JOINING ME NOW FROM RAMALLAH, CHIEF PALESTINIAN NEGOTIATOR SAEB ERAKAT
Erakat asks Trump: What is left to negotiate?
00:55 - Source: CNN
Jerusalem CNN  — 

Palestinian officials responded angrily Wednesday to US President Donald Trump’s threat to cut off aid to the Palestinian territories unless Palestinian leaders agree to engage in peace negotiations with Israel.

Addressing Trump directly, PLO Secretary-General Saeb Erekat said to CNN, “So, Mr. Trump, your art of the deal. What’s left to negotiate?” referring to Trump’s 1987 book, “Trump: The Art of the Deal.”

“You are moving from negotiating to dictating and then you are threatening us if we don’t accept your dictations – that you are going to cut aid.”

On Tuesday, Trump tweeted, “We pay the Palestinians HUNDRED OF MILLIONS OF DOLLARS a year and get no appreciation or respect. They don’t even want to negotiate a long overdue peace treaty with Israel. We have taken Jerusalem, the toughest part of the negotiation, off the table, but Israel, for that, would have had to pay more. But with the Palestinians no longer willing to talk peace, why should we make any of these massive future payments to them?”

Following Trump’s recognition of Jerusalem as the capital of Israel in early December, Palestinian leaders froze contacts with the US administration and rejected the White House as an honest broker in negotiations.

“The basic principle introduced in the first meeting [between Palestinian leaders and President Trump in May 2017], he said to us: ‘We will not impose solutions. We will negotiate in good faith and we want to reach the ultimate deal,’” said Erakat. “Now, what did he do?”

Reiterating Palestinian opposition to the latest US moves, a spokesman for Palestinian Authority President Mahmoud Abbas said Jerusalem is “not for sale.”

Trump’s unilateral decision on Jerusalem was overwhelmingly rejected by the majority of the international community, even as it was hailed by Israelis as an historic decision.

US President Donald Trump, left, and Palestinian leader Mahmoud Abbas shake hands at the presidential palace in  Bethlehem on May 23, 2017.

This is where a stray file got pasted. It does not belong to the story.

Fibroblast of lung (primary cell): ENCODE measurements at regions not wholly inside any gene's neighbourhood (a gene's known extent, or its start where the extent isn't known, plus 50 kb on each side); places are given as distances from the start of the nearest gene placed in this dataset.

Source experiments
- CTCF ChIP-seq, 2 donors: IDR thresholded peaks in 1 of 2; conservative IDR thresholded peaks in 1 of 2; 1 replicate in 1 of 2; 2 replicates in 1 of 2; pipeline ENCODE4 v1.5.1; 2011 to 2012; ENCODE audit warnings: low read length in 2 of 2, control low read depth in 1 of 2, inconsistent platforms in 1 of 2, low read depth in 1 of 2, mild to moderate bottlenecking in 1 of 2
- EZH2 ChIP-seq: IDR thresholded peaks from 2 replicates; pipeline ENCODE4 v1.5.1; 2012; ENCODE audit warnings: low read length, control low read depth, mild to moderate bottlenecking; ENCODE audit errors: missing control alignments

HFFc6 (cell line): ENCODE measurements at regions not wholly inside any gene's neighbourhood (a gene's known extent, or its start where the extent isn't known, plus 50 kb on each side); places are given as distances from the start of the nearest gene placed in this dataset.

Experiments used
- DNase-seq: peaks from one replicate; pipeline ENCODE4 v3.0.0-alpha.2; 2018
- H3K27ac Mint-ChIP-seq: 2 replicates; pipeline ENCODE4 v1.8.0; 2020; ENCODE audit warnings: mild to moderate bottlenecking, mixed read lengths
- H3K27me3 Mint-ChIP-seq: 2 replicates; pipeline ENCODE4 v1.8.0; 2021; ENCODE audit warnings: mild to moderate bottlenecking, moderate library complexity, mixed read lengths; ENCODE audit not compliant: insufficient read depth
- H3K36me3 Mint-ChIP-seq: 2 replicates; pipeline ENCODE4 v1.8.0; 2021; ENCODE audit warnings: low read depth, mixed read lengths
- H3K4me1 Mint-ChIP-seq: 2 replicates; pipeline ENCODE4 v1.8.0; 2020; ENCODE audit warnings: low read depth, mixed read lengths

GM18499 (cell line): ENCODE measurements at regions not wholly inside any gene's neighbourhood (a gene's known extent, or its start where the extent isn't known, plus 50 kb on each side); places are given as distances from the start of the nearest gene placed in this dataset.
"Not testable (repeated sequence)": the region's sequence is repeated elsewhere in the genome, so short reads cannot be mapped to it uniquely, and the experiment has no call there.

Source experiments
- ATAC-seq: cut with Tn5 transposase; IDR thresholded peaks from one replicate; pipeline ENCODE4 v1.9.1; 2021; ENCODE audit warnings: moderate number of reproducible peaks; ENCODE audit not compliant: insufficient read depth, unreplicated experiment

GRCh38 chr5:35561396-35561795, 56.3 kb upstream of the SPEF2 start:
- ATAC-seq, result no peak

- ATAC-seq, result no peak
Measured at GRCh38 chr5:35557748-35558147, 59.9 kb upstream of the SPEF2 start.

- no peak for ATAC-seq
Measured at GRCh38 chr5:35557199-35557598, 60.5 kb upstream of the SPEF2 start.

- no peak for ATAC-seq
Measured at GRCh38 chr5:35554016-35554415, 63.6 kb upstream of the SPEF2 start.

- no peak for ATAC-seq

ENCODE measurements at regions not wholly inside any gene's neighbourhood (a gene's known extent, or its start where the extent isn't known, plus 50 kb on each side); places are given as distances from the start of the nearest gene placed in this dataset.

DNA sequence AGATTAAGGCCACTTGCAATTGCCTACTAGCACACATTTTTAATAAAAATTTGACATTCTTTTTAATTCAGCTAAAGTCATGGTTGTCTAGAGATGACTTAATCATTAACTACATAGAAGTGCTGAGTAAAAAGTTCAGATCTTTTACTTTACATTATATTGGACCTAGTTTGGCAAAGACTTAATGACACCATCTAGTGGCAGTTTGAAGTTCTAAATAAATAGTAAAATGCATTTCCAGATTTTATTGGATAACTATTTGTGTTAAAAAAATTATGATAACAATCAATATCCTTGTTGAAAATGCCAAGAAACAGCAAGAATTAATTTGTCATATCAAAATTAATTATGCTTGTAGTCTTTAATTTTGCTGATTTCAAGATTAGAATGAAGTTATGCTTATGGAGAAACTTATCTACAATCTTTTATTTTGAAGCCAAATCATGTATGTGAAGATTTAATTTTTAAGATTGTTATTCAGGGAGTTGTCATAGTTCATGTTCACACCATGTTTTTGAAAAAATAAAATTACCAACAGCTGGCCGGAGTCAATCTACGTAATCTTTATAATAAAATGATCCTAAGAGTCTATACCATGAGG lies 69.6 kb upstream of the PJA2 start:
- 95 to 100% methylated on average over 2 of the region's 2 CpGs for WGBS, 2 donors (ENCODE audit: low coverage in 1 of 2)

Israeli lawmakers welcome Trump’s move

Buoyed by Trump’s support in recent weeks, Israel enacted a law Tuesday tightening its grip on Jerusalem, arguably the most important issue in the Israeli-Palestinian conflict. Days earlier, a guiding body for Israel’s governing party unanimously voted to apply Israeli law to West Bank settlements. The move, though non-binding, would be tantamount to annexation if carried out.

Israeli leaders welcomed Trump’s threat to cut aid to the Palestinians.

Member of Knesset Michael Oren praised Trump’s move, saying: “His statement puts the Palestinians on notice that from now on refusal to negotiate will incur a price.”

Speaking to CNN on Wednesday, Oren said: “President Trump, who comes from a business world in which those who refuse to negotiate pay a price, is applying that model to the peace process. Our hope is that this will spur the Palestinians to come back to the negotiating table.”

Israel’s right-wing Education Minister Naftali Bennett said Trump’s threat was one more step dismissing the “fantasy” of a Palestinian state.

In a statement released Wednesday, Bennett said, “President Trump is not afraid to say the truth, even if it’s not popular. The truth is Jerusalem has always been, and will always be, Israel’s capital. By speaking truth, we can stop the fantasy of another Palestinian state in the heart of Israel.” Bennett often refers to Gaza as a Palestinian state and is a staunch opponent of establishing a Palestinian state in the West Bank.

Palestinians, backed by a virtual international consensus and United Nations resolutions, hold East Jerusalem as the capital of a Palestinian state.

Israeli Prime Minister Benjamin Netanyahu did not comment on Trump’s threat in a cabinet meeting.

Cuts could impact schools, hospitals

The US spent $616 million on aid to the Palestinian territories in 2016, according to the US Agency for International Development (USAID), which includes humanitarian assistance, private sector debt payments and infrastructure development assistance.

A portion of that money was allocated to the United Nations Relief and Works Agency, or UNRWA, an agency dedicated to supporting some 5 million Palestinian refugees. The funding touches nearly every aspect of Palestinian society, from education to healthcare and infrastructure projects.

The removal of those US funds could have a devastating impact throughout Palestinian society, both within the Palestinian territories and in the wider region, where many Palestinians have lived for decades in refugee camps in Jordan, Syria and Lebanon.

Warning of the practical effect of cutting aid, Erekat said that Trump’s threat “means that he wants hundreds of thousands of children in the refugee camps, in Jordan, Syria, Lebanon, Gaza and the West Bank, without schools, sick people without hospitals, without roads and so on.”